Direct, Indirect, Both
Firefighters use many simply mnemonics or memory devices to capture and communicate essential elements of their complex jobs. Of these, “Put the wet stuff on the red stuff,” is among the most enduring and memorable, closely followed by the slightly more cryptic but no less correct, “It takes GPMs to overcome BTUs.”
Both of these sayings serve to remind firefighters of something often overlooked in the heat and confusion of battle with their mortal enemy: Only overwhelming force will defeat an enemy like fire that has no motive or conscience; one that exists solely for its own sake.
Fires attack with ruthless intensity. Firefighters often have no choice but to take a more nuanced approach not for the sake of the fire or even themselves, but rather for the sake of protecting the people and property in a fire’s path. Firefighters, you see, have to have a conscience. Their mission and motives must serve a higher purpose.
In those instances where people and property are at risk, firefighters must put preserving life and possessions ahead of extinguishing the fire. Even when such circumstances are not a driving concern, their own safety and the efficiency with which they pursue their dangerous task requires them to act with purpose, poise, and precision.
In either case, the first in which they are protecting others and the second in which they are protecting themselves, an indirect attack which involves putting water not where the fire is, but where it wants to go is often required. Cooling the upper layer of heated gases in a room full of burning furniture or soaking exposed goods in a warehouse makes it easier and safer to pursue the ultimate goal of extinguishing the fire.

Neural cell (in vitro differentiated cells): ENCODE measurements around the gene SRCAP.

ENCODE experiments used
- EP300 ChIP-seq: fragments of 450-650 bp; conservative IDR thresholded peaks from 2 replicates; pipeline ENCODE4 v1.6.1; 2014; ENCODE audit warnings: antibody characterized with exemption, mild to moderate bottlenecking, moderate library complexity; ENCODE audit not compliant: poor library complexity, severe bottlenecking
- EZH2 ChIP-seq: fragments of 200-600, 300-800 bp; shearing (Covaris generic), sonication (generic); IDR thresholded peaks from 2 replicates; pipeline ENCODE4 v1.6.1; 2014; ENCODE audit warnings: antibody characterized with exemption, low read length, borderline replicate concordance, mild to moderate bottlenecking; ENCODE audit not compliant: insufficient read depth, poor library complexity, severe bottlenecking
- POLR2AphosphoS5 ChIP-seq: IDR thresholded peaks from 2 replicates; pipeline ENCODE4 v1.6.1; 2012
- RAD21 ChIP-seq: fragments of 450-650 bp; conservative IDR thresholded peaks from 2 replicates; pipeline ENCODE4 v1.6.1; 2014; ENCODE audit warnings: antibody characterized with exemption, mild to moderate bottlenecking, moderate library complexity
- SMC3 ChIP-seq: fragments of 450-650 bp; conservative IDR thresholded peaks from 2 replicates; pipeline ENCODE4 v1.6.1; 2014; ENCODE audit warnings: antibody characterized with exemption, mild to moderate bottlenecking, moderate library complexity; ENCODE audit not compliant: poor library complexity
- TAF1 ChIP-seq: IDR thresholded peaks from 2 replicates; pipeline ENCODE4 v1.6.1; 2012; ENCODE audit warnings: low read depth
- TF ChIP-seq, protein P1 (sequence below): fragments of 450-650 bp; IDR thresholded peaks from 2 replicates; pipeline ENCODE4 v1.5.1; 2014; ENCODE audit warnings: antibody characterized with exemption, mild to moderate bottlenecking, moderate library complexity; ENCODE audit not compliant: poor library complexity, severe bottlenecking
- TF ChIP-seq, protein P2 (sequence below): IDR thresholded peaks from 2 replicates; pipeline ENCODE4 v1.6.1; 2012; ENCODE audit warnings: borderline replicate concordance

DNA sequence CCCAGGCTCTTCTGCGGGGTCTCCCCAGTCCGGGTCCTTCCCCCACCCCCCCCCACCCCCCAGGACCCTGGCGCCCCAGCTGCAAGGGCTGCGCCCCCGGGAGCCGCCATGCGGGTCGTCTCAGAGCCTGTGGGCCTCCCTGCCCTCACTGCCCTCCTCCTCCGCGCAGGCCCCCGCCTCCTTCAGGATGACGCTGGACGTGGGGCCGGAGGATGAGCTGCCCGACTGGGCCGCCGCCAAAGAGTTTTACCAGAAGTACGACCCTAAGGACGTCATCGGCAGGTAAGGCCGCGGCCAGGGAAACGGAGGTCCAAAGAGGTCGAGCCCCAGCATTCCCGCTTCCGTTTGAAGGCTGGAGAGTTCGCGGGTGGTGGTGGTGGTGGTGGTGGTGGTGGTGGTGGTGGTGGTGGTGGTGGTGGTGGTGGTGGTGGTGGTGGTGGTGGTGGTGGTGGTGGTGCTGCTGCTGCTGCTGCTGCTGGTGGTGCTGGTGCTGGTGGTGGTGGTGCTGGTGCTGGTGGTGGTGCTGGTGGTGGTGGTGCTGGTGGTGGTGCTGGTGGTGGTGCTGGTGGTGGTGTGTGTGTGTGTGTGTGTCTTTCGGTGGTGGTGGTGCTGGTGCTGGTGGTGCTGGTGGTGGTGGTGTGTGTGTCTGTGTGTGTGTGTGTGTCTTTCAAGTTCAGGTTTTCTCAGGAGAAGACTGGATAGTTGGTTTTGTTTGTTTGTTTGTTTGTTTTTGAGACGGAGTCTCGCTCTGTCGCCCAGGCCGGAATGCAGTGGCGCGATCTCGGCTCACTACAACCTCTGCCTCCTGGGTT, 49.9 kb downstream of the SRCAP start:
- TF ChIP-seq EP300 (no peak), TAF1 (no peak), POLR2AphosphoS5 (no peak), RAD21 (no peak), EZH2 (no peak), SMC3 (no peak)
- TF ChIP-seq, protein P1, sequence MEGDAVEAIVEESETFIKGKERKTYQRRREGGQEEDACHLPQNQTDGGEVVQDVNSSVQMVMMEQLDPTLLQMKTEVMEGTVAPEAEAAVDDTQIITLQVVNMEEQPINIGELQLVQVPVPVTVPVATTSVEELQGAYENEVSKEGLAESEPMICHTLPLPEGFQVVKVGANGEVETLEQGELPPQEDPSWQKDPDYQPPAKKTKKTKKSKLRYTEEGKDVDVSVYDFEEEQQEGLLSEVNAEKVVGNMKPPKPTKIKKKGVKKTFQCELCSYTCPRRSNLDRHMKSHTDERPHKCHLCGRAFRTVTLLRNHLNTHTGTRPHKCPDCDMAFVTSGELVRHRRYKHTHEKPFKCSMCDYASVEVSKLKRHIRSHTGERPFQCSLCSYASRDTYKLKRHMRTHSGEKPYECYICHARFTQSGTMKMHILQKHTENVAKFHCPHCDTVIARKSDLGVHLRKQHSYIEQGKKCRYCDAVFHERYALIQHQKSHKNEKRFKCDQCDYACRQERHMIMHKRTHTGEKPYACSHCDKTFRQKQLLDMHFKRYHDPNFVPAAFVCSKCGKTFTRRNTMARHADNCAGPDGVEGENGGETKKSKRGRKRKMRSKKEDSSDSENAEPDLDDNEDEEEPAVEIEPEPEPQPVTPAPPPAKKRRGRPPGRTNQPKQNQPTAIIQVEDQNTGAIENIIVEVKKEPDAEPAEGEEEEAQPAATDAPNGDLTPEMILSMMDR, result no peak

Many organizational challenges present similar choices, not between winning and losing, but in how we go about achieving our goals. A direct approach may achieve the objective, but not without producing unacceptable costs or casualties, including consequences for one’s reputation.
Just as an indirect approach is not about winning at all costs, neither is it about winning others over. It is simply about avoiding decisions and actions that either alienate others by turning opponents into enduring enemies or placing your actions in opposition to accepted norms or values, sacrificing self-respect or credibility in the process.
A strong sense of values or morality requires us to consider not only our objectives, but also what makes them worthwhile in the first place. More often than not we measure what really matters not in quantitative terms such as time or money spent but in qualitative terms like relationships, personal responsibility, and self-respect.